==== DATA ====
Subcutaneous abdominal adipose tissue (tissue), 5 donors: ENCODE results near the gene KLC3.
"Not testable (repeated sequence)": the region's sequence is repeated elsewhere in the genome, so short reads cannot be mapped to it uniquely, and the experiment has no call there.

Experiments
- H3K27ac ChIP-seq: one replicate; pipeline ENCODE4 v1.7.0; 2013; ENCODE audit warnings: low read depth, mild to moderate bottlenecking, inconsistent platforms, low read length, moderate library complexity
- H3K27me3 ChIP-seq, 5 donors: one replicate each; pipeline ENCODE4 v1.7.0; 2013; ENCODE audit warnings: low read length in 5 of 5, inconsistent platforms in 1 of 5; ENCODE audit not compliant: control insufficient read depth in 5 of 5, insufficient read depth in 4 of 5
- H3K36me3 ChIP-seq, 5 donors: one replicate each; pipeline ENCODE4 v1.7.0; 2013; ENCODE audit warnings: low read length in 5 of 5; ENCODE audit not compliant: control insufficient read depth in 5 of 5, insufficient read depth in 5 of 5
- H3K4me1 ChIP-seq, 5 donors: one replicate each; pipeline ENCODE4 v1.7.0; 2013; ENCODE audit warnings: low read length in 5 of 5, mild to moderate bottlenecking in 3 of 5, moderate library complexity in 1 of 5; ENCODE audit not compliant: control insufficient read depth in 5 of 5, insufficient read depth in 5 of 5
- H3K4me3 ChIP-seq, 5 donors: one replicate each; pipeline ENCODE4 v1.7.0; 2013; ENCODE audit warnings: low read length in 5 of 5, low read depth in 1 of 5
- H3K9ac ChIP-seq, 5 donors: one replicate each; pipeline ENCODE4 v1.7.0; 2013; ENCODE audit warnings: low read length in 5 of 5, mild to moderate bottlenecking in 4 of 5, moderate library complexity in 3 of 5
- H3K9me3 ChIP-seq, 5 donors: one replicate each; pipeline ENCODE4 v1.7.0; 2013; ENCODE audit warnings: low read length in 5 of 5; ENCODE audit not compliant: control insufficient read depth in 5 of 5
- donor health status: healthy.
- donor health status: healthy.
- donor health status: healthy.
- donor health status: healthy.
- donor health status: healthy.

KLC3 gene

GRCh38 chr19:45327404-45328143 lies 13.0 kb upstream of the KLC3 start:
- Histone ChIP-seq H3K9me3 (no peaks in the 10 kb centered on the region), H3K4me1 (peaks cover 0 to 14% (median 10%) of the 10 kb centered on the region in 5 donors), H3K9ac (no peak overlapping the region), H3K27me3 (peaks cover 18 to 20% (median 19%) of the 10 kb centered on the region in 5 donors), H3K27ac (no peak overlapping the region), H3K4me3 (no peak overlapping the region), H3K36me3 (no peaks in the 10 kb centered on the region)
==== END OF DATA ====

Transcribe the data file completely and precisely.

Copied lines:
Subcutaneous abdominal adipose tissue (tissue), 5 donors: ENCODE results near the gene KLC3.
"Not testable (repeated sequence)": the region's sequence is repeated elsewhere in the genome, so short reads cannot be mapped to it uniquely, and the experiment has no call there.

Experiments
- H3K27ac ChIP-seq: one replicate; pipeline ENCODE4 v1.7.0; 2013; ENCODE audit warnings: low read depth, mild to moderate bottlenecking, inconsistent platforms, low read length, moderate library complexity
- H3K27me3 ChIP-seq, 5 donors: one replicate each; pipeline ENCODE4 v1.7.0; 2013; ENCODE audit warnings: low read length in 5 of 5, inconsistent platforms in 1 of 5; ENCODE audit not compliant: control insufficient read depth in 5 of 5, insufficient read depth in 4 of 5
- H3K36me3 ChIP-seq, 5 donors: one replicate each; pipeline ENCODE4 v1.7.0; 2013; ENCODE audit warnings: low read length in 5 of 5; ENCODE audit not compliant: control insufficient read depth in 5 of 5, insufficient read depth in 5 of 5
- H3K4me1 ChIP-seq, 5 donors: one replicate each; pipeline ENCODE4 v1.7.0; 2013; ENCODE audit warnings: low read length in 5 of 5, mild to moderate bottlenecking in 3 of 5, moderate library complexity in 1 of 5; ENCODE audit not compliant: control insufficient read depth in 5 of 5, insufficient read depth in 5 of 5
- H3K4me3 ChIP-seq, 5 donors: one replicate each; pipeline ENCODE4 v1.7.0; 2013; ENCODE audit warnings: low read length in 5 of 5, low read depth in 1 of 5
- H3K9ac ChIP-seq, 5 donors: one replicate each; pipeline ENCODE4 v1.7.0; 2013; ENCODE audit warnings: low read length in 5 of 5, mild to moderate bottlenecking in 4 of 5, moderate library complexity in 3 of 5
- H3K9me3 ChIP-seq, 5 donors: one replicate each; pipeline ENCODE4 v1.7.0; 2013; ENCODE audit warnings: low read length in 5 of 5; ENCODE audit not compliant: control insufficient read depth in 5 of 5
- donor health status: healthy.
- donor health status: healthy.
- donor health status: healthy.
- donor health status: healthy.
- donor health status: healthy.

KLC3 gene

GRCh38 chr19:45327404-45328143 lies 13.0 kb upstream of the KLC3 start:
- Histone ChIP-seq H3K9me3 (no peaks in the 10 kb centered on the region), H3K4me1 (peaks cover 0 to 14% (median 10%) of the 10 kb centered on the region in 5 donors), H3K9ac (no peak overlapping the region), H3K27me3 (peaks cover 18 to 20% (median 19%) of the 10 kb centered on the region in 5 donors), H3K27ac (no peak overlapping the region), H3K4me3 (no peak overlapping the region), H3K36me3 (no peaks in the 10 kb centered on the region)